Always one to question received wisdom, Orchestra of the Age of Enlightenment decided to question Mozart’s on Monday evening. Rather than playing his Symphony No. 40 all the way through in a oner, it was split up over the course of the evening, with arias by Gluck, Haydn and Mozart interspersed.
This was inspired by the miscellany-style concerts of the late eighteenth and early nineteenth centuries, which would be made up of a few choice arias, a couple of overtures, and perhaps a concerto. Was this Mozart symphony suitable for such treatment? The late scholar-conductor Nikolaus Harnoncourt suggested that Mozart composed his final three symphonies (which Wolfgang Amadeus wrote in a period of just six weeks, with No. 40 being the middle one) as one big work, and recorded them as such in 2014. So, perhaps not. But I’m all for experimenting.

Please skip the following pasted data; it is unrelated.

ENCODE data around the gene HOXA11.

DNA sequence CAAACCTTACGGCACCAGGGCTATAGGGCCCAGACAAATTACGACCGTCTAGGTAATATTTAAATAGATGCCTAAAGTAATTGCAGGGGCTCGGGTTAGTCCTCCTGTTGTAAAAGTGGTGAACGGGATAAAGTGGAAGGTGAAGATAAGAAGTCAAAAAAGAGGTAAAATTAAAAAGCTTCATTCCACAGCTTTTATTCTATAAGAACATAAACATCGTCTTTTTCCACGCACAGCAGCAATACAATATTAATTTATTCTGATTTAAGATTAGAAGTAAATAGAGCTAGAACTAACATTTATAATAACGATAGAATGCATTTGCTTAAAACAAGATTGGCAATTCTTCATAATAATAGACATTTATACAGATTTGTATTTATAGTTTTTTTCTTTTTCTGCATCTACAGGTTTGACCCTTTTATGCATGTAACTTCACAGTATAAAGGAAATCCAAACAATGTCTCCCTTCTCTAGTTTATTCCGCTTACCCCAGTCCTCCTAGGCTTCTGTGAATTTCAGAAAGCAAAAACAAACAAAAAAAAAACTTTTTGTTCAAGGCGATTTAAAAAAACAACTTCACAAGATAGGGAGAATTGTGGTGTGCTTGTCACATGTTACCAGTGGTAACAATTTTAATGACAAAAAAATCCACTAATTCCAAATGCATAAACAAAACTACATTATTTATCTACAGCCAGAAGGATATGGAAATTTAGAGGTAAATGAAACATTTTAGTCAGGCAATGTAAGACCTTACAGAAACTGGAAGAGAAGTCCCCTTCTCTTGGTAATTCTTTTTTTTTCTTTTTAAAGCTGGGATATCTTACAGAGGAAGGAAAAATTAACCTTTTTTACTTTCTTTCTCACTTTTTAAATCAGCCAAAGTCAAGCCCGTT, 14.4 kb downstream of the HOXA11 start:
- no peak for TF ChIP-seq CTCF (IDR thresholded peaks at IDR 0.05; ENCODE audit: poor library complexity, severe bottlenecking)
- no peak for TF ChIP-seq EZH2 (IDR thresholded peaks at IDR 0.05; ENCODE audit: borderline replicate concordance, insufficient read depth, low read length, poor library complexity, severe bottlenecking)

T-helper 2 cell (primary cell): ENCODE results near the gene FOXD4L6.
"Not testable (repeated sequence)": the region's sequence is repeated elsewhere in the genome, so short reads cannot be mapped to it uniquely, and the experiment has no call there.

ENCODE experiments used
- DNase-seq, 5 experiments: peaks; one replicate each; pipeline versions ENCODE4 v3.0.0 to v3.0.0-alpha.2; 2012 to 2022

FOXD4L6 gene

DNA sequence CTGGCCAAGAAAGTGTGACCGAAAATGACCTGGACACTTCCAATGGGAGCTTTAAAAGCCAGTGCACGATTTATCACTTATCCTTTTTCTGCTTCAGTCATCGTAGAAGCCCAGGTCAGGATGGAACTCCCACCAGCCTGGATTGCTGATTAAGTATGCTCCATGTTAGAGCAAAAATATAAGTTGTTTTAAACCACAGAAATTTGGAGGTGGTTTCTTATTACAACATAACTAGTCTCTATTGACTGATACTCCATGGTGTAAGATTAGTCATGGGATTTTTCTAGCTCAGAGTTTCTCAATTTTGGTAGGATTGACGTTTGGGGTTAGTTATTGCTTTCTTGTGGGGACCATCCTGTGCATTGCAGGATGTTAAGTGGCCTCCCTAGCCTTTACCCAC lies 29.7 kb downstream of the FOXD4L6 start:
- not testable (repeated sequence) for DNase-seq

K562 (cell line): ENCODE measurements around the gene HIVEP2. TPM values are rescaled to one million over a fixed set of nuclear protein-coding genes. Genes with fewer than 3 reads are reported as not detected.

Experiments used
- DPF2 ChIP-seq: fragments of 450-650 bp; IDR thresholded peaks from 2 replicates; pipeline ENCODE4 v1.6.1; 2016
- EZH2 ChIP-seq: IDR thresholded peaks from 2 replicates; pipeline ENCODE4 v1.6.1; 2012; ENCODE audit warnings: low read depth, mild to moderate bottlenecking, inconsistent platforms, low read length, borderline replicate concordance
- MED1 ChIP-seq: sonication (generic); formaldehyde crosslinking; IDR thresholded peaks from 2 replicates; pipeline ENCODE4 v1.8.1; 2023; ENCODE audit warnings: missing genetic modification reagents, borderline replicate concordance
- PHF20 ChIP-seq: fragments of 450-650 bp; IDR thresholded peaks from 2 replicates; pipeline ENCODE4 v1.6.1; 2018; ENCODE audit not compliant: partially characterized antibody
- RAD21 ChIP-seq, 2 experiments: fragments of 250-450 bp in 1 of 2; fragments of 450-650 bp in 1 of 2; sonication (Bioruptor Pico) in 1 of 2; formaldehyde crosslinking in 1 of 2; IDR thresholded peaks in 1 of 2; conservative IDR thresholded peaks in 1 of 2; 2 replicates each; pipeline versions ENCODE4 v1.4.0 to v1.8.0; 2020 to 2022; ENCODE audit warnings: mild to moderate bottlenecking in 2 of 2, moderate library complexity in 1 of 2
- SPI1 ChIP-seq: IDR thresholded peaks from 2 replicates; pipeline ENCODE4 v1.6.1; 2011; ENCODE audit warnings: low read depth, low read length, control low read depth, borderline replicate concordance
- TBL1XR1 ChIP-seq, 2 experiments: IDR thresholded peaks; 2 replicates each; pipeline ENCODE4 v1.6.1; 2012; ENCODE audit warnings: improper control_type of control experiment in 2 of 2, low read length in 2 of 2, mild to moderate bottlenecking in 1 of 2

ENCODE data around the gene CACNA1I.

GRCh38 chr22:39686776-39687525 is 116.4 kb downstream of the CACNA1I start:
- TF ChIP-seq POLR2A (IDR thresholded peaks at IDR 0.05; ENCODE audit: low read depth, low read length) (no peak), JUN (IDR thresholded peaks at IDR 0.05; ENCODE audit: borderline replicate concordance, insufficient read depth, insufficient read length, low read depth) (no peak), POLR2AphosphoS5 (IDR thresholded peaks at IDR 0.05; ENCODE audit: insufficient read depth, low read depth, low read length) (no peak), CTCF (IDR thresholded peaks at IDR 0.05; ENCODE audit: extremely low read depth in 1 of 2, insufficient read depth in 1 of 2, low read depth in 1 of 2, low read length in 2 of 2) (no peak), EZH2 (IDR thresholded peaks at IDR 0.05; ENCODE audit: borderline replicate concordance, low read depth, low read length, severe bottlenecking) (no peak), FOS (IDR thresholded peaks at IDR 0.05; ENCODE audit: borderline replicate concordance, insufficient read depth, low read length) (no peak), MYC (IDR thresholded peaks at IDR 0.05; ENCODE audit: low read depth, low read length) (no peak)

If it was going to work, it was with this crack group of artists. Conductor Giovanni Antonini cuts a diminutive, wiry figure on the podium, but one that explodes with positive energy.